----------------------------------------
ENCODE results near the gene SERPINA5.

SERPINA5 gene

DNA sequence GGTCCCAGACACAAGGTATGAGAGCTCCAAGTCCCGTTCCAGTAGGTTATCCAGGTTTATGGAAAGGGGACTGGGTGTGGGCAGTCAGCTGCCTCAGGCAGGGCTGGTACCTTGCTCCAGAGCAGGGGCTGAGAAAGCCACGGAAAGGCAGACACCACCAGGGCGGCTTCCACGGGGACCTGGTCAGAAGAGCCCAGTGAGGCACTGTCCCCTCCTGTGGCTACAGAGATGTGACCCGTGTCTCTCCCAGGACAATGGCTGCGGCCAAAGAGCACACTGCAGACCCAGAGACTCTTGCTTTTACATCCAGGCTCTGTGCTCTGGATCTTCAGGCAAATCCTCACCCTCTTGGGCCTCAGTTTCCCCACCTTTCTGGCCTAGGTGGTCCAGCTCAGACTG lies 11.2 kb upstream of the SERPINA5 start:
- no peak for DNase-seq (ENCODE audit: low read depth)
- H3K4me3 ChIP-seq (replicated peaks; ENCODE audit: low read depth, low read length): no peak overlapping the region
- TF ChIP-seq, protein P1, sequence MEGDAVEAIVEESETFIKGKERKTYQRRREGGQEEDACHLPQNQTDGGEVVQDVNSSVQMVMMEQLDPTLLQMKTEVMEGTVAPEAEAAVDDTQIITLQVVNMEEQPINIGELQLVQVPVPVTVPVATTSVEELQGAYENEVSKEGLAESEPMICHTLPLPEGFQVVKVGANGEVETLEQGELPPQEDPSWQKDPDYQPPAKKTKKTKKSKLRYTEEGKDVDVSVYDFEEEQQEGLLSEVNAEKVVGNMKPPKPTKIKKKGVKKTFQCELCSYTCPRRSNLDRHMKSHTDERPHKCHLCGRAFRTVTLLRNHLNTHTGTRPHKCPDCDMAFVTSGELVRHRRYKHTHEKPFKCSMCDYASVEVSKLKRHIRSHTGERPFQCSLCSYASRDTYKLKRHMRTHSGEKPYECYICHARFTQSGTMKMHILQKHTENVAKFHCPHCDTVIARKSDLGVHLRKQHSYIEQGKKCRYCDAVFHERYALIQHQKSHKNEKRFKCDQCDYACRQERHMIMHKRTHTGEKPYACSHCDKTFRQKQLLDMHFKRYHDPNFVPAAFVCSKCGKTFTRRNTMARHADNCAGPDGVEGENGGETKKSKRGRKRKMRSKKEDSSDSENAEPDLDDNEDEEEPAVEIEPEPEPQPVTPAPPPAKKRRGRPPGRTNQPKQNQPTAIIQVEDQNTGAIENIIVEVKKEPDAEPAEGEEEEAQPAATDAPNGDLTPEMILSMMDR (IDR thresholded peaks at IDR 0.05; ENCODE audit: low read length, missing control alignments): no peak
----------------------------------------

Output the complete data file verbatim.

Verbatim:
ENCODE results near the gene SERPINA5.

SERPINA5 gene

DNA sequence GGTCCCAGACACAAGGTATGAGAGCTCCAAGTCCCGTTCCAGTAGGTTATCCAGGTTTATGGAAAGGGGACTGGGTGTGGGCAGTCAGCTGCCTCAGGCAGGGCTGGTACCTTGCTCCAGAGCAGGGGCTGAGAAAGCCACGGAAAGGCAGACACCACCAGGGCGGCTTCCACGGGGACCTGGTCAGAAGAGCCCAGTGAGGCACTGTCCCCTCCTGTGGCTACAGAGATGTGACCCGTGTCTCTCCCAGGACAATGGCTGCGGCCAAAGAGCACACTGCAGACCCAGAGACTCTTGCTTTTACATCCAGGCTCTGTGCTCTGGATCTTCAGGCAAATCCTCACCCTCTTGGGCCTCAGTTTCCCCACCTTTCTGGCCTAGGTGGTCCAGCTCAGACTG lies 11.2 kb upstream of the SERPINA5 start:
- no peak for DNase-seq (ENCODE audit: low read depth)
- H3K4me3 ChIP-seq (replicated peaks; ENCODE audit: low read depth, low read length): no peak overlapping the region
- TF ChIP-seq, protein P1, sequence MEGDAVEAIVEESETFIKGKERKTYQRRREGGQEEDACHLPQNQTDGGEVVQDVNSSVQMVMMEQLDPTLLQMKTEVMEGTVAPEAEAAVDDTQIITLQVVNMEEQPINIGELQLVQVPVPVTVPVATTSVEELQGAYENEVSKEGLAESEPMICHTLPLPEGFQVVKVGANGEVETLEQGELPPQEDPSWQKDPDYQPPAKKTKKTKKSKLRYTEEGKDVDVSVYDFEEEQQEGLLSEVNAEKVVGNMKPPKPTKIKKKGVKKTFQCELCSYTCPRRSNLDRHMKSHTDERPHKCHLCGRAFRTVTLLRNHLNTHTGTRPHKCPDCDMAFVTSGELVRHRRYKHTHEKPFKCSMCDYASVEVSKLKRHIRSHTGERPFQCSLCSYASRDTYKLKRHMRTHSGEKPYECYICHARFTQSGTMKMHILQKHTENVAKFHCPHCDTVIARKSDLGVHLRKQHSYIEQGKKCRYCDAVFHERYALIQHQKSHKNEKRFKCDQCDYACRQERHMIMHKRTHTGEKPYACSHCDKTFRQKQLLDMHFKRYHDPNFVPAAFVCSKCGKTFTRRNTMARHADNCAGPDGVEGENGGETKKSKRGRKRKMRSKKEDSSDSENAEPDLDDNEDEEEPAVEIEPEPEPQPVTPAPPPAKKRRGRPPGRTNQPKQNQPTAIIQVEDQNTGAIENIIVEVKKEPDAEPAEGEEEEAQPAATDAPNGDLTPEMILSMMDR (IDR thresholded peaks at IDR 0.05; ENCODE audit: low read length, missing control alignments): no peak